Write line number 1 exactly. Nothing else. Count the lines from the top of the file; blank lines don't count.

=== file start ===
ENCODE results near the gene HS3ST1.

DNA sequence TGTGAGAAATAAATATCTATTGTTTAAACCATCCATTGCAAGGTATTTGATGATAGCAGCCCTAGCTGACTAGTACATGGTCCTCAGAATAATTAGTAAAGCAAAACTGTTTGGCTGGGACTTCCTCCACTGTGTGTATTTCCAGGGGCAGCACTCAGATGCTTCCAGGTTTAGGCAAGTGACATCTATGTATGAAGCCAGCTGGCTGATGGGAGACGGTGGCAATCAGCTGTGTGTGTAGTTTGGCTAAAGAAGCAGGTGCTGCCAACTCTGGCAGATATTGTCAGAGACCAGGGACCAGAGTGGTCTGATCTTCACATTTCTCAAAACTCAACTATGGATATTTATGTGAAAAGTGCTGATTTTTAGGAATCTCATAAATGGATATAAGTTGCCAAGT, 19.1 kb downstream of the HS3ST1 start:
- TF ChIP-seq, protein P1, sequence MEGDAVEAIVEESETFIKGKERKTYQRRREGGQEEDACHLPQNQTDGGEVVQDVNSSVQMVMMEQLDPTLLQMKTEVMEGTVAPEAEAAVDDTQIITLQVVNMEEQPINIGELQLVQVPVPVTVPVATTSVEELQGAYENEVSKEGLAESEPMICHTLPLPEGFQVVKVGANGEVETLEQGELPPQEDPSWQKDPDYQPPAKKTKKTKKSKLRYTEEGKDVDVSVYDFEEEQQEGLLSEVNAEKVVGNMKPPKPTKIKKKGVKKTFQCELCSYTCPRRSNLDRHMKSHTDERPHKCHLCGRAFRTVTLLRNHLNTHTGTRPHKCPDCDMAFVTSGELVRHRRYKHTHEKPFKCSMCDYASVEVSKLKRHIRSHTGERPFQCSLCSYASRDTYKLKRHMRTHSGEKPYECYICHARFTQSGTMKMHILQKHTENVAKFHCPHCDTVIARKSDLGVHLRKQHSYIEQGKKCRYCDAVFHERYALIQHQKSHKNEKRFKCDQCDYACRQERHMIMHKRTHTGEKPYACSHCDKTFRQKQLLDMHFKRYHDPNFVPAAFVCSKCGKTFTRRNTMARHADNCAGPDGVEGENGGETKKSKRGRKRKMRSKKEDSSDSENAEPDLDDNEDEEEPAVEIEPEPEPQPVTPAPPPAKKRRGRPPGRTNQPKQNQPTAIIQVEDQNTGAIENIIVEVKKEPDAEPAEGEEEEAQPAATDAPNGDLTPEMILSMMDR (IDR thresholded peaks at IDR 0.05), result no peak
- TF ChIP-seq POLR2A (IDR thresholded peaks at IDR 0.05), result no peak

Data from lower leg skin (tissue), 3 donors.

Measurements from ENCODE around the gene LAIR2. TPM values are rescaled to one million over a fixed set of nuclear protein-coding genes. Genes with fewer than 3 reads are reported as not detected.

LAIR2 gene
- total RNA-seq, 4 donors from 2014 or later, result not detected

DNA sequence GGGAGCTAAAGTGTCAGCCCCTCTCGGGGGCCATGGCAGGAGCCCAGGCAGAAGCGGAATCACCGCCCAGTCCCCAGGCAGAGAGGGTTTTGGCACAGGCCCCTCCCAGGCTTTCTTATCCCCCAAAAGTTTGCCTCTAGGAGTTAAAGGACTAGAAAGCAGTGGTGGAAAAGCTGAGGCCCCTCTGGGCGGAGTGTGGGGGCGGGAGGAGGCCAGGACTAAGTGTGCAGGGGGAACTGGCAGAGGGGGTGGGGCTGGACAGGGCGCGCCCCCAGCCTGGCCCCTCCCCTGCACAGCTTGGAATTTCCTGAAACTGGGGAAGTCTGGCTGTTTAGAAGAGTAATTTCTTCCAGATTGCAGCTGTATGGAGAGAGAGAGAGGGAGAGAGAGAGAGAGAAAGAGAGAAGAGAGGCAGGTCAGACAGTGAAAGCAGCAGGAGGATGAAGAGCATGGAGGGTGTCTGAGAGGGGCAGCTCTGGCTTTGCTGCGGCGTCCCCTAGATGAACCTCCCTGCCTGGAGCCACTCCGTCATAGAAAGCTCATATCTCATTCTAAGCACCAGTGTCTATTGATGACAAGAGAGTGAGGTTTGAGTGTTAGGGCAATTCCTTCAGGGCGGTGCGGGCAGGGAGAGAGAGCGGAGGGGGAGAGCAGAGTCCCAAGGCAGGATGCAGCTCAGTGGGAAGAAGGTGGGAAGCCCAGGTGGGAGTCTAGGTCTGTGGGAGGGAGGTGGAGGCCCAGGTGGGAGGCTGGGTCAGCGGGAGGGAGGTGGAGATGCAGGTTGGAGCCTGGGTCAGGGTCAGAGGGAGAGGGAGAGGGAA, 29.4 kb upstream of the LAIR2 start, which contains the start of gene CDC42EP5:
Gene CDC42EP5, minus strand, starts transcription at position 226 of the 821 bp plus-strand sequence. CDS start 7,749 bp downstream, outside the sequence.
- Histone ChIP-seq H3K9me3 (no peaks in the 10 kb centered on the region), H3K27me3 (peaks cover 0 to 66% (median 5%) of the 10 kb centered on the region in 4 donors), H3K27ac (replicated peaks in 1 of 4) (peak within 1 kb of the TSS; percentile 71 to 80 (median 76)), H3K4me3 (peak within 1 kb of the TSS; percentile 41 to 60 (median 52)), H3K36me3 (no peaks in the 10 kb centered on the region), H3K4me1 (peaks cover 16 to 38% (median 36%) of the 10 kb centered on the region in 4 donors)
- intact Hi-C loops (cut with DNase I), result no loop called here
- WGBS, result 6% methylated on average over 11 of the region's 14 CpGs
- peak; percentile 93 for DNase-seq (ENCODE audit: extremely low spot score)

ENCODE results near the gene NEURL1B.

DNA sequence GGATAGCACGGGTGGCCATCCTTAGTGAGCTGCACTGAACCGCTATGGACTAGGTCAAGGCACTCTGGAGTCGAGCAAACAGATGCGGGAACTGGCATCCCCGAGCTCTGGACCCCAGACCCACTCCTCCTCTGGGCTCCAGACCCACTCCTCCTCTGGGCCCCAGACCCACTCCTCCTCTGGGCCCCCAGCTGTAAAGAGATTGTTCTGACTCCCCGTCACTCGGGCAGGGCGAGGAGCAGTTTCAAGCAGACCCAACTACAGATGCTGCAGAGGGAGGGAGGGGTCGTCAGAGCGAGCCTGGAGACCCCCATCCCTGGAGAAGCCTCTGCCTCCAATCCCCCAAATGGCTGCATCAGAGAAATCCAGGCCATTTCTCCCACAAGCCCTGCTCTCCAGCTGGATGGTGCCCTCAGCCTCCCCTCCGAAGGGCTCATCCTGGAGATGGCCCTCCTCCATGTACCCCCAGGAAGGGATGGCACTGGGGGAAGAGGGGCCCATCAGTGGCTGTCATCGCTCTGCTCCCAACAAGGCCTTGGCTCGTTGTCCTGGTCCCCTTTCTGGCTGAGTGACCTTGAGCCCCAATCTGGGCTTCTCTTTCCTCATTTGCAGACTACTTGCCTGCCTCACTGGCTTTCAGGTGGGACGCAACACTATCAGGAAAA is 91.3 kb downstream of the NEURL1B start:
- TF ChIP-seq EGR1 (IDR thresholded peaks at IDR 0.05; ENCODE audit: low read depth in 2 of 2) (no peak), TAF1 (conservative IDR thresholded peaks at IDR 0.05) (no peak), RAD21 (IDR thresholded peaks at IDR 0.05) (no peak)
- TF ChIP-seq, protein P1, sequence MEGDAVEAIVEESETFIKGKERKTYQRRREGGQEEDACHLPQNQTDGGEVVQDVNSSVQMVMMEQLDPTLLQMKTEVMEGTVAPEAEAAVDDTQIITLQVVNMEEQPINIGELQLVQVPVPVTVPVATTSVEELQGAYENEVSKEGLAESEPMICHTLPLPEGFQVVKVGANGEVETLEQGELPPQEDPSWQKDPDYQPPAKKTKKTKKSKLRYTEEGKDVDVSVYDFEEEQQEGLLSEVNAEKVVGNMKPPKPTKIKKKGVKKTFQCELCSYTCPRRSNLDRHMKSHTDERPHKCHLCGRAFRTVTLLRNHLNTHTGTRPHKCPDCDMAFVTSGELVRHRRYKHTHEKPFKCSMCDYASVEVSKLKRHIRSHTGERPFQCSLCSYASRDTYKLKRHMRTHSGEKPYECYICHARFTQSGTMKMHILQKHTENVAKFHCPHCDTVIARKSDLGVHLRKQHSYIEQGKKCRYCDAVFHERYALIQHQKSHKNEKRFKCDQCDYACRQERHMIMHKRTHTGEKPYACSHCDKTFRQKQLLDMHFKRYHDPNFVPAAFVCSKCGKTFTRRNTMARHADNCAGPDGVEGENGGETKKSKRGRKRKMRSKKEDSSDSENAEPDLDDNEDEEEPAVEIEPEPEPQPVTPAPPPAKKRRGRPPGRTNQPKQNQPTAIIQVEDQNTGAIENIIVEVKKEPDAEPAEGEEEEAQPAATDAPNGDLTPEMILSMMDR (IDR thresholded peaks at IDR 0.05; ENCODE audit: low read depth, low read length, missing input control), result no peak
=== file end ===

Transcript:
ENCODE results near the gene HS3ST1.